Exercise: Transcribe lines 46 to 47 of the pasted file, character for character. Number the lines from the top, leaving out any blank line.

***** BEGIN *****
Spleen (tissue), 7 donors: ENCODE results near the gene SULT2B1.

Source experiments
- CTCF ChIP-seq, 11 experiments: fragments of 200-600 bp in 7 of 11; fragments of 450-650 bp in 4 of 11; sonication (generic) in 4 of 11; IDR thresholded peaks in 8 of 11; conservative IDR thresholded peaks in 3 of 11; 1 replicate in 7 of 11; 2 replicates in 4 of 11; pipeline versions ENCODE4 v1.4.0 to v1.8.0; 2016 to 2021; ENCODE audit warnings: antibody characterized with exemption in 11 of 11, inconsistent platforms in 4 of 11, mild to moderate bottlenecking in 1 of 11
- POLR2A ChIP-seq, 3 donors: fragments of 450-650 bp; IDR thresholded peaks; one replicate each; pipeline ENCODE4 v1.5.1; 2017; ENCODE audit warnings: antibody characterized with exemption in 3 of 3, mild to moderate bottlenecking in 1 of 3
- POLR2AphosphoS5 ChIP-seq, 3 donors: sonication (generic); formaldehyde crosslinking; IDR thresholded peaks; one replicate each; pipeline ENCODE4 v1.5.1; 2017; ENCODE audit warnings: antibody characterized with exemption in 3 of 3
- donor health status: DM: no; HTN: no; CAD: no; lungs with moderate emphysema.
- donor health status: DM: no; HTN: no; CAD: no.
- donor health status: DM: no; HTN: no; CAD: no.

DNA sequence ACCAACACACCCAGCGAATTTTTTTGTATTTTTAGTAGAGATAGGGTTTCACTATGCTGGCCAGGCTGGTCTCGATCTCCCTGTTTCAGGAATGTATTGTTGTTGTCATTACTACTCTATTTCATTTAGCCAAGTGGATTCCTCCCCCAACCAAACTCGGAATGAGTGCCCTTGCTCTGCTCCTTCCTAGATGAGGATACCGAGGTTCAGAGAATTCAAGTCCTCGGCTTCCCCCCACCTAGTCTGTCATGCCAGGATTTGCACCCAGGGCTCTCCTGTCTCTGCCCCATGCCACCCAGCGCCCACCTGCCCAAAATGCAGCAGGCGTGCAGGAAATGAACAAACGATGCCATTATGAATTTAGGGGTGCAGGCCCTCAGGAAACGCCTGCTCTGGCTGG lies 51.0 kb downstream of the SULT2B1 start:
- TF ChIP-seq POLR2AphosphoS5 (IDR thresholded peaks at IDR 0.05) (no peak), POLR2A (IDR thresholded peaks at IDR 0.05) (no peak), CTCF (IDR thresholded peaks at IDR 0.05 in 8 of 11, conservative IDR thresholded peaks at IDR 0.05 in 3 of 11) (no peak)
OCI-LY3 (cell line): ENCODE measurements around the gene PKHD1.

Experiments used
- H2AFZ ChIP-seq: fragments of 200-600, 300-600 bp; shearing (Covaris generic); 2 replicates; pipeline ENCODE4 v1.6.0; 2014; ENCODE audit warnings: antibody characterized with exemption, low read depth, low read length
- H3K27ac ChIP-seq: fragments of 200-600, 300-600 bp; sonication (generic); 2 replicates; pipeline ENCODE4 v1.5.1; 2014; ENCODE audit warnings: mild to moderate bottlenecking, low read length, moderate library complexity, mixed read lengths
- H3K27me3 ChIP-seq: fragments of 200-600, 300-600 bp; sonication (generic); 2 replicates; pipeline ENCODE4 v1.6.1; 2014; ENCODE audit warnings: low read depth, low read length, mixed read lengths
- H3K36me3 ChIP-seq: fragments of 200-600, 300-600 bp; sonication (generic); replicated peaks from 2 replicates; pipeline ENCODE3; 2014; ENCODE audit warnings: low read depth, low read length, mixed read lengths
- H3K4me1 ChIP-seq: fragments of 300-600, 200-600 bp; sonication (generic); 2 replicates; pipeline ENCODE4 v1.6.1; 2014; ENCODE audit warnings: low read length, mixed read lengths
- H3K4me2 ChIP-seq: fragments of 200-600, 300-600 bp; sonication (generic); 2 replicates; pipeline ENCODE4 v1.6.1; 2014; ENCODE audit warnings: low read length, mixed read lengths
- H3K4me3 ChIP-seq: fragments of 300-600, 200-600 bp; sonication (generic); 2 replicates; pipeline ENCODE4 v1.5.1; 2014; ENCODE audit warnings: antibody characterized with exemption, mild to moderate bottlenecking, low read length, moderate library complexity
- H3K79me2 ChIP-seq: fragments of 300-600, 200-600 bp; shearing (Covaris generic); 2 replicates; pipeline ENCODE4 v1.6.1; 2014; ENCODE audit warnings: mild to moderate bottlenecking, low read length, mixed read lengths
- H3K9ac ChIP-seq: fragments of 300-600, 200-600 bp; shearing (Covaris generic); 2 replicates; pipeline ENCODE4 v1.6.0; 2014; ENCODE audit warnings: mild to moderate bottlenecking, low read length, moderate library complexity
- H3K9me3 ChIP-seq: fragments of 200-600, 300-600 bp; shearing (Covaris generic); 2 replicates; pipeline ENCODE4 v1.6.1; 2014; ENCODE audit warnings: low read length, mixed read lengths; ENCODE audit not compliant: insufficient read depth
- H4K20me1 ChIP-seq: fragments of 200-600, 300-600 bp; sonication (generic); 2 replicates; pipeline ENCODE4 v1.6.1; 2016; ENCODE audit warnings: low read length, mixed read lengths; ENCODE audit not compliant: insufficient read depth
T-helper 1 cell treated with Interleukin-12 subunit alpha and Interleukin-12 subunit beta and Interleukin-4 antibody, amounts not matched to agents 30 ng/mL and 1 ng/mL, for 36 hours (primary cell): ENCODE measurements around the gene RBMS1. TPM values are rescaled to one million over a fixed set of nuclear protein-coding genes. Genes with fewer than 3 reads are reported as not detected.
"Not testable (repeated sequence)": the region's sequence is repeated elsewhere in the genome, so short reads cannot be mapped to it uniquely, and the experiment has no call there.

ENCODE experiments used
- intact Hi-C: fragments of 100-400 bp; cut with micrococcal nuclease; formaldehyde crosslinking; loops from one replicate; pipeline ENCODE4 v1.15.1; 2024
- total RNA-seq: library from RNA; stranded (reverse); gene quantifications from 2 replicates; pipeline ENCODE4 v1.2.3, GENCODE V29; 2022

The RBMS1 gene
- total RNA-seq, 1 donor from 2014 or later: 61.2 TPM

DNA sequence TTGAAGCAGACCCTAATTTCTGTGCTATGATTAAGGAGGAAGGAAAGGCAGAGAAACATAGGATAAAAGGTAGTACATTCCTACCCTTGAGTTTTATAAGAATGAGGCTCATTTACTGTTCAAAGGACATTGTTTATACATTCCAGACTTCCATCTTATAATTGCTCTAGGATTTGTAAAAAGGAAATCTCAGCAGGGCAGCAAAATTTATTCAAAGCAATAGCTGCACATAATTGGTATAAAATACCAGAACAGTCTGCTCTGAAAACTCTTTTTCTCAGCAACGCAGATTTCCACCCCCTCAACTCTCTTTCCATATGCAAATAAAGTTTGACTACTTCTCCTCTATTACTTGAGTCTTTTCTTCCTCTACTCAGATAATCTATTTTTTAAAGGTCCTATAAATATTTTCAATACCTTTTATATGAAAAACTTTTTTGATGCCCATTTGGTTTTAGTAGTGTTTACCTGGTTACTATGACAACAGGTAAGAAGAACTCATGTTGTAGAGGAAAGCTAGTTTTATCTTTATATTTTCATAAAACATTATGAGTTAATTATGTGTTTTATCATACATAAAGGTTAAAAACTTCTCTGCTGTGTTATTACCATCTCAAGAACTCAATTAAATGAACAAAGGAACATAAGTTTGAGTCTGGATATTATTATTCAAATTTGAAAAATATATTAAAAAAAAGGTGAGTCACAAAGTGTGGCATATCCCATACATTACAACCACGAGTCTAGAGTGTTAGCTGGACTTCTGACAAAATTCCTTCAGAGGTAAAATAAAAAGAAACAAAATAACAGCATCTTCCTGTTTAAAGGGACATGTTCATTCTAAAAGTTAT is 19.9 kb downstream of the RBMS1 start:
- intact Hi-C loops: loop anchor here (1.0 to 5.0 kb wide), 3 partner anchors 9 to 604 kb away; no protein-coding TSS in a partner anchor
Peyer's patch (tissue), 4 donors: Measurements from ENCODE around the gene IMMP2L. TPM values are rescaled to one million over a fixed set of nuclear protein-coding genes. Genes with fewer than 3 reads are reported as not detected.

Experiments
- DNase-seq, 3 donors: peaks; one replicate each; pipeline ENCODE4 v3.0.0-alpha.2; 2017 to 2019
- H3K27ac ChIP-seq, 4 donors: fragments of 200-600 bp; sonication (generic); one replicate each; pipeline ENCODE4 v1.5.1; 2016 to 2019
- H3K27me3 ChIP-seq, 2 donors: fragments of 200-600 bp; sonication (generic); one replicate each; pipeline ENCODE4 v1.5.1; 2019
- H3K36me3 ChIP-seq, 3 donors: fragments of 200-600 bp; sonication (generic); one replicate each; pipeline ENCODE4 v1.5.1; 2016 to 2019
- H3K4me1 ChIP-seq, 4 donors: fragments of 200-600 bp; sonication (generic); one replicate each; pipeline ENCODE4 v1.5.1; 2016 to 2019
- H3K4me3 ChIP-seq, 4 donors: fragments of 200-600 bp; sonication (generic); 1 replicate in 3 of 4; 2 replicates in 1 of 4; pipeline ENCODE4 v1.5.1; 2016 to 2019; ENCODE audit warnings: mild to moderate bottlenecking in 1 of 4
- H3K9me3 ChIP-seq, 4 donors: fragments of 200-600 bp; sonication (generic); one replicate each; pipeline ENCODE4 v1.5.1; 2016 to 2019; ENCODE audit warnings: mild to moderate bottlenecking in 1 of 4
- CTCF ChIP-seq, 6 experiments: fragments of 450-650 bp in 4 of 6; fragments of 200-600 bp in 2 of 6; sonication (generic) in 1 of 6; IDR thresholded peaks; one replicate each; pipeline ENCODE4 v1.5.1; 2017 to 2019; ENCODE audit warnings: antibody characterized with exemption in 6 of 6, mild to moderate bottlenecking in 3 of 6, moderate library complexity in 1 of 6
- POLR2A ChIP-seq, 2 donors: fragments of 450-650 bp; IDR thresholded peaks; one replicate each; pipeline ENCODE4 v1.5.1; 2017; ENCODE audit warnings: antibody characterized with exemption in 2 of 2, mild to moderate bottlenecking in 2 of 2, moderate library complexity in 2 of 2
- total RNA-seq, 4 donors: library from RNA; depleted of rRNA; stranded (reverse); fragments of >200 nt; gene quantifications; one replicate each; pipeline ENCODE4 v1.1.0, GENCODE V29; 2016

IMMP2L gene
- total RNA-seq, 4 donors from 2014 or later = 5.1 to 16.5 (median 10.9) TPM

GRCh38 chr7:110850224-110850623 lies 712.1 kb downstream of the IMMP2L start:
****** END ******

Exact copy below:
- total RNA-seq, 4 donors from 2014 or later = 5.1 to 16.5 (median 10.9) TPM

GRCh38 chr7:110850224-110850623 lies 712.1 kb downstream of the IMMP2L start: